By: | Tags: , | Comments: 0 | November 14th, 2016

Woman in pain from her wisdom teeth.

Having wisdom teeth removed is a common procedure, but what exactly are these teeth? A wisdom tooth is a molar that comes in all the way at the back of the upper or lower jaw. These teeth are the third molars that grow and the final ones that come in through the gums. Unlike other molars, wisdom teeth usually don’t come in until the teenage years or the early 20s.

Why Do Wisdom Teeth Come in Late?

These teeth typically start growing inside the upper and lower jaws at around 7 years of age and show up when you’re between 17 and 21 years old. This differs from other teeth, which begin growing when you’re born or just before you’re born. Doctors aren’t entirely certain of their purpose since they aren’t needed for chewing. Some researchers believe that they might have been needed in the past to replace molars worn down by chewing rougher foods.

Why Do They Cause Problems?

Wisdom teeth don’t cause problems for everyone. However, they can become impacted in some cases. This means that they aren’t able to completely break through the gums or that they don’t enough space to come in, which can lead to pain and infections. When these teeth are impacted, you might also have a higher risk of developing gum disease or tooth decay, since it’s harder to keep this area of your mouth clean. Cysts can also form below your wisdom teeth when they’re impacted, which can increase your risk of bone loss. The teeth that do come in all the way can end up being crowded, leading to discomfort and a more difficult time brushing and flossing.

Common signs of impacted teeth include the following:

  • Pain and swelling
  • Bleeding gums
  • Headaches or sore jaws
  • A bad taste in the mouth while eating
  • Bad breath
  • Jaw stiffness

If you have any signs of impacted teeth, it’s important to seek dental care. This helps lower the risk of infections and other oral health problems. Keep in mind that having regular dental exams can show whether or not you have impacted teeth. Even if you don’t have symptoms, your dentist might recommend having them removed to prevent problems from occurring.

How Are They Treated?

Wisdom teeth that are impacted are typically extracted or removed since these teeth aren’t needed. Taking them out reduces the risk of damage to the molars next to them due to overcrowding. It also leads to a lower risk of gum disease, tooth decay and infections associated with impacted teeth. Having impacted teeth removed when you’re in your late teens or early 20s is usually recommended since this procedure is easier to do during this time. At this age, the roots of these teeth aren’t fully developed and the bone around them isn’t as thick. This leads to a lower risk of damage to other teeth or nerves during extraction.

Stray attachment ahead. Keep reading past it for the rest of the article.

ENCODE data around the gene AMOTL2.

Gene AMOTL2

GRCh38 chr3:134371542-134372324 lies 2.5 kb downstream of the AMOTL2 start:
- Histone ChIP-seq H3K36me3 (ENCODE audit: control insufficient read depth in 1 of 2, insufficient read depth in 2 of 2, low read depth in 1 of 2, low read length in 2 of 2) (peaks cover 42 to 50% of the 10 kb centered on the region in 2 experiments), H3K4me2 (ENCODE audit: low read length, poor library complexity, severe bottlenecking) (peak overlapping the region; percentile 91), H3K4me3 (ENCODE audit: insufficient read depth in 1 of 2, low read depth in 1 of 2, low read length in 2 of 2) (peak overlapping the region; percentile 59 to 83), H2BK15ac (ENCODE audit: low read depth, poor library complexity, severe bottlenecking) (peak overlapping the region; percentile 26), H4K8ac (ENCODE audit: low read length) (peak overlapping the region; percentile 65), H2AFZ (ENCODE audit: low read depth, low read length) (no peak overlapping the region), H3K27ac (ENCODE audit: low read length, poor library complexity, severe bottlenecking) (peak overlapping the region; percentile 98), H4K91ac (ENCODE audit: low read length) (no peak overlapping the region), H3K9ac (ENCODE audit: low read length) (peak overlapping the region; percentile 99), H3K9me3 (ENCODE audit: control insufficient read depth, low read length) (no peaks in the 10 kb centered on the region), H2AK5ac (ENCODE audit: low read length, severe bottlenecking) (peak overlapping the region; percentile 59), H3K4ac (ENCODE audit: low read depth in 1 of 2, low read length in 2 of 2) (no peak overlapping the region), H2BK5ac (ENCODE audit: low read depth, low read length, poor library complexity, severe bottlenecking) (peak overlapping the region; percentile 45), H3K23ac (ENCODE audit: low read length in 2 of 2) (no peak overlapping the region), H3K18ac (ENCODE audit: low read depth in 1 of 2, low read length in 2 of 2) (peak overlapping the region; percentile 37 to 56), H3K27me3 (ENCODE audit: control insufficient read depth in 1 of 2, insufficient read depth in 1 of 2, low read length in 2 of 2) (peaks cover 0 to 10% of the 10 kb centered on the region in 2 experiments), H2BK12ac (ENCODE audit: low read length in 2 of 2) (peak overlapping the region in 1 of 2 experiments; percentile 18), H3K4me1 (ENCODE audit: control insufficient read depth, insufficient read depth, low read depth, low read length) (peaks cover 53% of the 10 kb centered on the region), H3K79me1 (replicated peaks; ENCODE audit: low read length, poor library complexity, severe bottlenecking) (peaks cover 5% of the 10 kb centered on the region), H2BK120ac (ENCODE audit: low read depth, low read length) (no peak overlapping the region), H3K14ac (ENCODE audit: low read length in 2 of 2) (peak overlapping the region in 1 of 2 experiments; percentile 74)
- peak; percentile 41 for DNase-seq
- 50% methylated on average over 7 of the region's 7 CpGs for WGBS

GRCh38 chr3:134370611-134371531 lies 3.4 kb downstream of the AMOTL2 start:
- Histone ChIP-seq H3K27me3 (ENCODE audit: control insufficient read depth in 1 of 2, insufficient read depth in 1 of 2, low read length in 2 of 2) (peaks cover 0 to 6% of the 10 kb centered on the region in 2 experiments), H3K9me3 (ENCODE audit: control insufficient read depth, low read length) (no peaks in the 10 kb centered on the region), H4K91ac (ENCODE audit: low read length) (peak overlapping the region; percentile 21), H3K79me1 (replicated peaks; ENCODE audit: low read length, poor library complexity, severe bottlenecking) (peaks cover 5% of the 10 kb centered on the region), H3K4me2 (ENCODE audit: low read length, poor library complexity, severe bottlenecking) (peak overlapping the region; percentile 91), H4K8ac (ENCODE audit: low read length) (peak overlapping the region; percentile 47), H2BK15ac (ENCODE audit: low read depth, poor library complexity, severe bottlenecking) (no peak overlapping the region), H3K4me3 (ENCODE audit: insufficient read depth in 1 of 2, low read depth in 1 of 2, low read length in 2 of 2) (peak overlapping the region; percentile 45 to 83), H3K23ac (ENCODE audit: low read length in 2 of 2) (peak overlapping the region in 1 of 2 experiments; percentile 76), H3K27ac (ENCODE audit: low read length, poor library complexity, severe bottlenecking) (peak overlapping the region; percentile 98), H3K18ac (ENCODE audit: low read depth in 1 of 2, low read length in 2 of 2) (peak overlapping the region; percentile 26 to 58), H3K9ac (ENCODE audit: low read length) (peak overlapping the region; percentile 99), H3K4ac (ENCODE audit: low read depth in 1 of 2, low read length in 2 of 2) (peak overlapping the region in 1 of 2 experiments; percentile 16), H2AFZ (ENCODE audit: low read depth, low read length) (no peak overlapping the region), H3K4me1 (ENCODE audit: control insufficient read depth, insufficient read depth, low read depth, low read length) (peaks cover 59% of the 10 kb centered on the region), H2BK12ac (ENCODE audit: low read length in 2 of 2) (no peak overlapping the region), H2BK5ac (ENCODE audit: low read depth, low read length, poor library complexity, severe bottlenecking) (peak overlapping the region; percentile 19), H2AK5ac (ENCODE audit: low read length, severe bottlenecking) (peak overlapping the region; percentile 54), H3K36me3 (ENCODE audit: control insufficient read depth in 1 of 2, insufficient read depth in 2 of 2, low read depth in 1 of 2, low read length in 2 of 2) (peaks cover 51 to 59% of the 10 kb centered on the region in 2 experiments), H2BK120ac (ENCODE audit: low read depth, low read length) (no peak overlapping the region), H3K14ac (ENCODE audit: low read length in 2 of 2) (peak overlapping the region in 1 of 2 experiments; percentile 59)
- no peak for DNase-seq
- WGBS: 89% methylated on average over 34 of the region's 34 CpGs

Depending on how many of your teeth are impacted, you might need local anesthesia or general anesthesia. If you only need one tooth removed, for example, this is usually done with local anesthesia. If you need all four teeth removed, your oral surgeon will recommend general anesthesia. After receiving anesthesia, the oral surgeon will remove the impacted tooth or teeth. If your oral surgeon uses local anesthesia, you can expect to experience numbness in that part of your mouth, which gradually wears off after surgery. If you are under general anesthesia, you can expect to be unconscious during the procedure.

What Is the Recovery Process?

Your oral surgeon might have you bite down on gauze immediately after extraction to reduce bleeding. You might also experience pain and tenderness, along with some swelling. Follow your oral surgeon’s instructions on how to care for the extractions sites in your mouth after surgery. You should be able to take over-the-counter pain medications to relieve discomfort and soreness. If you have swelling, applying an ice pack to the affected area might help. It’s important to eat a diet of soft foods and liquids for at least the first few days after surgery. This helps protect the extraction site from developing dry socket, which is a painful condition that occurs when the blood clot in this area breaks down. Having impacted teeth removed won’t affect your bite once the area is fully healed.

If you have symptoms of impacted wisdom teeth or if you need an exam, please contact Central Avenue Dental to make an appointment. We offer high-quality dental care in Manhattan and the Valley Stream area.

 

 

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